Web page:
The backing for the Federal Communications Commission's net neutrality rules came in a 2-1 decision by a three-judge panel in the U.S. Court of Appeals for the District of Columbia Circuit. The outcome reaffirms the law enforced last year that says ISPs must treat all internet traffic equally.
The rules prohibit broadband providers from giving or selling access to faster internet lanes for specific internet services, which the FCC claims will help protect freedom of expression and innovation on the internet.
The court also rejected legal arguments from telecommunications industry groups that the rules should not apply to mobile phone web use or that they violated the constitutional free-speech rights of internet service providers.
The court's decision in favor of the FCC means that it too considered the internet to be a public utility, and therefore subject to government regulations. White House spokesman Josh Earnest called the ruling "a victory for the open, fair, and free internet as we know it today," and one that barred service providers from becoming "paid gatekeepers".
The outcome will also be seen as a personal victory for President Barack Obama, who is a strong advocate of net neutrality rules, although ISPs have already said they plan to appeal to either the full appellate court or the Supreme Court over the ruling. Telecoms industry groups have also said they will continue with efforts to get Congress to limit the FCC's authority.
Netflix and Twitter were among the companies that praised the ruling, while Google and others have backed the rules. Democrats in Congress also lauded the decision to back the FCC rules, which have been in place since June 2015.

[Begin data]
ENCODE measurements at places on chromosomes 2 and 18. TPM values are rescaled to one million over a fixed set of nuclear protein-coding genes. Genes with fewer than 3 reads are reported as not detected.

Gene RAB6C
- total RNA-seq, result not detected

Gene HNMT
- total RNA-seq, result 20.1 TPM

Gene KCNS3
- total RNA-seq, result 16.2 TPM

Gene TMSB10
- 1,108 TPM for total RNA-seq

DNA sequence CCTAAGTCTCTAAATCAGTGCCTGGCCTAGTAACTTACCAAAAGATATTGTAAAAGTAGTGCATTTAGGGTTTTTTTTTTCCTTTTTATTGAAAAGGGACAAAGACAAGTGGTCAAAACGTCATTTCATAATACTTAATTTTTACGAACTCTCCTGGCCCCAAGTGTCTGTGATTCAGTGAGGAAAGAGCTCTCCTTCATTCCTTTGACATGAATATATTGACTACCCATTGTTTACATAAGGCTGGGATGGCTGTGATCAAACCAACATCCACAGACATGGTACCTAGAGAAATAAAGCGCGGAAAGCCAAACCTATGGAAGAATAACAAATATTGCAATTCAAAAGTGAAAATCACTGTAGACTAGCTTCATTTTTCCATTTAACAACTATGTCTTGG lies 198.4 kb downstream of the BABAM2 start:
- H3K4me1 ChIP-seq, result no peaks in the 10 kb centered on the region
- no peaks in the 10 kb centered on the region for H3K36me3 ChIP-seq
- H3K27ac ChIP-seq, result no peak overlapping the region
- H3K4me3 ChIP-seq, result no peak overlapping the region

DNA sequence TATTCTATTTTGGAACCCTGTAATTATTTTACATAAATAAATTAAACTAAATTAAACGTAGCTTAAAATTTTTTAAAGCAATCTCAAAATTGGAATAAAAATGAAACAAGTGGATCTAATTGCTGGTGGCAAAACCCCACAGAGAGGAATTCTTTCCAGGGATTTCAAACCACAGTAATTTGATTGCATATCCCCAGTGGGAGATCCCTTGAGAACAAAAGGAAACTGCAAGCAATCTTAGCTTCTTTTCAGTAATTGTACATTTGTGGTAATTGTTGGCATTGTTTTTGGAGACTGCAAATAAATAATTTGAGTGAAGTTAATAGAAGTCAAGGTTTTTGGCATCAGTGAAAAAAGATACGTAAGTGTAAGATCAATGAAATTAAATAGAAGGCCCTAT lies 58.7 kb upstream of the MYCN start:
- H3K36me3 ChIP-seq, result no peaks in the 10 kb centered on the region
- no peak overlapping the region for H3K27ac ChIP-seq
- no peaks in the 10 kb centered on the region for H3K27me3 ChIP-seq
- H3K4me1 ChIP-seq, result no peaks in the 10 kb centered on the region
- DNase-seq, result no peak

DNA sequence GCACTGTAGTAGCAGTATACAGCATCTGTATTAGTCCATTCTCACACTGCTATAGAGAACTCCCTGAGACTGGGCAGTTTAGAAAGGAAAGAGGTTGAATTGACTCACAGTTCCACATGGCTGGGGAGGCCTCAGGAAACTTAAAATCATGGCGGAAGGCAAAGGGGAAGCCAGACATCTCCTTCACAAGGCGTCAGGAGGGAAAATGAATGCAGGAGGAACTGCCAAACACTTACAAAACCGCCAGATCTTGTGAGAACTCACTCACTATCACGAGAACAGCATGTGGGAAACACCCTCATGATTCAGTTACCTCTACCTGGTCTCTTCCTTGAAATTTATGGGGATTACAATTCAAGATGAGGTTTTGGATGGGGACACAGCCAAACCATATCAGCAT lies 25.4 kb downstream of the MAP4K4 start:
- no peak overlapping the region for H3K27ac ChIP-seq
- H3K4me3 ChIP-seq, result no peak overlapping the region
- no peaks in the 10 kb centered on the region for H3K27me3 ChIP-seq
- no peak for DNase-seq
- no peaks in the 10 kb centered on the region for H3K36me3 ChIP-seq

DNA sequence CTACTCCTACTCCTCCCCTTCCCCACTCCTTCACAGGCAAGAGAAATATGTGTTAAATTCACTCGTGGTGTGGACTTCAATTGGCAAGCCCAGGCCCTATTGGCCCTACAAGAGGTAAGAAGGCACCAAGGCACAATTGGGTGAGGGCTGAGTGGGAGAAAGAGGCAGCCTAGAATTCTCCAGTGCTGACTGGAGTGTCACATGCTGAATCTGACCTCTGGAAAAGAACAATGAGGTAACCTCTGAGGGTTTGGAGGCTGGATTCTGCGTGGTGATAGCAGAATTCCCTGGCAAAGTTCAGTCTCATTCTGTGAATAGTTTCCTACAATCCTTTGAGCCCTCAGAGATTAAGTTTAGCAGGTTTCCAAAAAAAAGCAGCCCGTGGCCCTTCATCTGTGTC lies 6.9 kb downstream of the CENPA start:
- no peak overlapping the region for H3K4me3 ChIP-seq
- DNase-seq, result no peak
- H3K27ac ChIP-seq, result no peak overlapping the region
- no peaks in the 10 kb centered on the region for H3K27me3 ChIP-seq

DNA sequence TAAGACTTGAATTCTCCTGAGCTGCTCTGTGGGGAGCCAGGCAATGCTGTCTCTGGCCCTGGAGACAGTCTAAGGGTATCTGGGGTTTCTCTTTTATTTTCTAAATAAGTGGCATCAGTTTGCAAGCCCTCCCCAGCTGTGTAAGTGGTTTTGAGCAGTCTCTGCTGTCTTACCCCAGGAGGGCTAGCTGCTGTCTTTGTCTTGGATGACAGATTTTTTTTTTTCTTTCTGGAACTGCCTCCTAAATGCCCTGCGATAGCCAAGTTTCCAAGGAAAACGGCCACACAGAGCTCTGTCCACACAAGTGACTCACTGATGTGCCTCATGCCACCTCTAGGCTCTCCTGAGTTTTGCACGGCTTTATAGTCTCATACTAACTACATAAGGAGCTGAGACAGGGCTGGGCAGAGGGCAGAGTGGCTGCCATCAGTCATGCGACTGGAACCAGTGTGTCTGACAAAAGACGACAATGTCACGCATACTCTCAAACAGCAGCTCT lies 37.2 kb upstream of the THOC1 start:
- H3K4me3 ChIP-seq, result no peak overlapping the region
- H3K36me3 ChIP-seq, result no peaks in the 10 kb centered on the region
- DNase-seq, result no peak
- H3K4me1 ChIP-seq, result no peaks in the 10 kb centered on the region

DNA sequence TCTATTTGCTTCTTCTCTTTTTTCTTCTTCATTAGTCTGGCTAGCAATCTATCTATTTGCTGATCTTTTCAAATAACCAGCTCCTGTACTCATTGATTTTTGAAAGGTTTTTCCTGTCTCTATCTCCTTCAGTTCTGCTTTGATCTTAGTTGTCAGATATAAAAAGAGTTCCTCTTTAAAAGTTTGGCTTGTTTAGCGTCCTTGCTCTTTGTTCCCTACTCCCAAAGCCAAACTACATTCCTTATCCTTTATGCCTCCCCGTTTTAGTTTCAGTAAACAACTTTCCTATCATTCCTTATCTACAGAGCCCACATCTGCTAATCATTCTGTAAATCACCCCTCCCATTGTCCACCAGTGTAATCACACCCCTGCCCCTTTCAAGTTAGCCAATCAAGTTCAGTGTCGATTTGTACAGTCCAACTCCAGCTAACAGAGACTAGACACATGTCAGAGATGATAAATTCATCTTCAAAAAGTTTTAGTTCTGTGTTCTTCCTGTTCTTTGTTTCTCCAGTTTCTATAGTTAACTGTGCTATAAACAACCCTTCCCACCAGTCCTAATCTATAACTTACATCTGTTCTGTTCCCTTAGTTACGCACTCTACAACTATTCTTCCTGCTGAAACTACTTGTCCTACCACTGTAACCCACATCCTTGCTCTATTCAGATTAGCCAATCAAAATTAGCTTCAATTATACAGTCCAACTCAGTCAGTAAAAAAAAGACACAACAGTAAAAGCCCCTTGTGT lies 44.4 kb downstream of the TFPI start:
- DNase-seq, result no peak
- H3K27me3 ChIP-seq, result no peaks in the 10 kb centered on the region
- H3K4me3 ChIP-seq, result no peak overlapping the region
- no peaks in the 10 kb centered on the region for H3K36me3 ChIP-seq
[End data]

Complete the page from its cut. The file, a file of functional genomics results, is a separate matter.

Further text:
However, the U.S. Chamber of Commerce business group accused the FCC of "essentially transforming an entire industry... from an innovative, lightly regulated enterprise that made huge investments into this country, into a public utility subject to the whims of regulators."
South Dakota Republican John Thune, who chairs the Senate Commerce Committee, said the decision upholds FCC restrictions "designed for the monopoly-telephone era" and asked the Republican-led Congress to step in to overturn a decision that results in "a highly political agency micromanaging the internet ecosystem."
US Telecom, the telecommunications industry trade association that led the legal challenge, said the court failed to recognize "the significant legal failings" of the FCC rules that "we believe will replace a consumer-driven internet with a government-run internet, threatening innovation and investment in years to come."
But FCC Chairman Tom Wheeler called the ruling "a victory for consumers and innovators who deserve unfettered access to the entire web" and claimed that it would ensure the internet remained "a platform for unparalleled innovation, free expression and economic growth."
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